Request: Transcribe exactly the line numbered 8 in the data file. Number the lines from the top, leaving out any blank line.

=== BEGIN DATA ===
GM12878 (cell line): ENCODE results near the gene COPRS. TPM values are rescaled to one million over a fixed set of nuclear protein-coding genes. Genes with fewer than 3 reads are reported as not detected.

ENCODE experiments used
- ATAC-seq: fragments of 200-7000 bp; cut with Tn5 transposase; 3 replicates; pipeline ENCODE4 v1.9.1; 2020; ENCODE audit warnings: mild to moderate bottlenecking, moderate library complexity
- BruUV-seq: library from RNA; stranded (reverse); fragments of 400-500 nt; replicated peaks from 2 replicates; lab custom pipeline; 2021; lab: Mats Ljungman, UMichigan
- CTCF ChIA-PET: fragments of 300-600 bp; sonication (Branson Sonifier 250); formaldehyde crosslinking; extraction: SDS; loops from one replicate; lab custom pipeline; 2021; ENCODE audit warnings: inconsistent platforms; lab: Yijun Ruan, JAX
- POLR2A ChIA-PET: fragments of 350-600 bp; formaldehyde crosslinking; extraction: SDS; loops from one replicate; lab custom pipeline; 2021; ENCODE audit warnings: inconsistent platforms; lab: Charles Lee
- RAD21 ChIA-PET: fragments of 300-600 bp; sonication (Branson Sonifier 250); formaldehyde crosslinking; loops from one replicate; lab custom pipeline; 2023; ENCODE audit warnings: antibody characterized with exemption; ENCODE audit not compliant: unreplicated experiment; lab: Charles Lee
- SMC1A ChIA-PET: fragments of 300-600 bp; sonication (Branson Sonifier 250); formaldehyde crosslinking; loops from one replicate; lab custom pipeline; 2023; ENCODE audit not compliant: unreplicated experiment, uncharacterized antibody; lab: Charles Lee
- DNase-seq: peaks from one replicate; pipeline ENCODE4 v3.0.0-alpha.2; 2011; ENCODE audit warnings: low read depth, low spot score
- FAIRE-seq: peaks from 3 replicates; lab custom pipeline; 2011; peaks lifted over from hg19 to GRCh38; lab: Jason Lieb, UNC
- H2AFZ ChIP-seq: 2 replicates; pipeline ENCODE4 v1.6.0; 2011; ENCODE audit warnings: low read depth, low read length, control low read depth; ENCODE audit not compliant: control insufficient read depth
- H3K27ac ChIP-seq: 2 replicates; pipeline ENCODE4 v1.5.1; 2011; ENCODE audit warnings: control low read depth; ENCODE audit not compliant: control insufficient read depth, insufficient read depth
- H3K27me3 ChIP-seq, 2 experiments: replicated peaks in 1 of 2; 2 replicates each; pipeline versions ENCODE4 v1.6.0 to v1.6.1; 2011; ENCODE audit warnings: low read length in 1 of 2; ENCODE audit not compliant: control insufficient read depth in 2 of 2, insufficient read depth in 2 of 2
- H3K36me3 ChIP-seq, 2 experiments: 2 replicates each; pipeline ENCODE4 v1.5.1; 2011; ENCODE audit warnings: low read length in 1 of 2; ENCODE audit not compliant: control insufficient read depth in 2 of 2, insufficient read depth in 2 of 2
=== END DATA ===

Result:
- SMC1A ChIA-PET: fragments of 300-600 bp; sonication (Branson Sonifier 250); formaldehyde crosslinking; loops from one replicate; lab custom pipeline; 2023; ENCODE audit not compliant: unreplicated experiment, uncharacterized antibody; lab: Charles Lee